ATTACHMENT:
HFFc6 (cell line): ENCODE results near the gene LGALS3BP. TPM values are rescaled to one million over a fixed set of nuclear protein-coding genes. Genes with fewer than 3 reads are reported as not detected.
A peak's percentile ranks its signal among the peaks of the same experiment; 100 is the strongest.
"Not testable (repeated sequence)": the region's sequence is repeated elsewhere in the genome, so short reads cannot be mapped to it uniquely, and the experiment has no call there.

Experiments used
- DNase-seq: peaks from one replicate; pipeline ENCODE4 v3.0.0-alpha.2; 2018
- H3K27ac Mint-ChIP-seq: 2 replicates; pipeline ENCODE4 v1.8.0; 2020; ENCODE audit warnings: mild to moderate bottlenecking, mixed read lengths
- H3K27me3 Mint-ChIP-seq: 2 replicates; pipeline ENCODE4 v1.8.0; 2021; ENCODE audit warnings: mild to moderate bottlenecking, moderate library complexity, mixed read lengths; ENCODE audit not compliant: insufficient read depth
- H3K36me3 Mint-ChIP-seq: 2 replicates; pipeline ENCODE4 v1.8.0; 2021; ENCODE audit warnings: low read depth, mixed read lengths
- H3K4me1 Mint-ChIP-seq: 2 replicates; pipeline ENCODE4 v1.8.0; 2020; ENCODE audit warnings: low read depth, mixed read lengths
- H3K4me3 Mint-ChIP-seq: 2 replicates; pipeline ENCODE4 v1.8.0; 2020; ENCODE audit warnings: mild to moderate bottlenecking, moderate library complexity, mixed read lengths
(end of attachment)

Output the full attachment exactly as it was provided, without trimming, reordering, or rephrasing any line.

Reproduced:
HFFc6 (cell line): ENCODE results near the gene LGALS3BP. TPM values are rescaled to one million over a fixed set of nuclear protein-coding genes. Genes with fewer than 3 reads are reported as not detected.
A peak's percentile ranks its signal among the peaks of the same experiment; 100 is the strongest.
"Not testable (repeated sequence)": the region's sequence is repeated elsewhere in the genome, so short reads cannot be mapped to it uniquely, and the experiment has no call there.

Experiments used
- DNase-seq: peaks from one replicate; pipeline ENCODE4 v3.0.0-alpha.2; 2018
- H3K27ac Mint-ChIP-seq: 2 replicates; pipeline ENCODE4 v1.8.0; 2020; ENCODE audit warnings: mild to moderate bottlenecking, mixed read lengths
- H3K27me3 Mint-ChIP-seq: 2 replicates; pipeline ENCODE4 v1.8.0; 2021; ENCODE audit warnings: mild to moderate bottlenecking, moderate library complexity, mixed read lengths; ENCODE audit not compliant: insufficient read depth
- H3K36me3 Mint-ChIP-seq: 2 replicates; pipeline ENCODE4 v1.8.0; 2021; ENCODE audit warnings: low read depth, mixed read lengths
- H3K4me1 Mint-ChIP-seq: 2 replicates; pipeline ENCODE4 v1.8.0; 2020; ENCODE audit warnings: low read depth, mixed read lengths
- H3K4me3 Mint-ChIP-seq: 2 replicates; pipeline ENCODE4 v1.8.0; 2020; ENCODE audit warnings: mild to moderate bottlenecking, moderate library complexity, mixed read lengths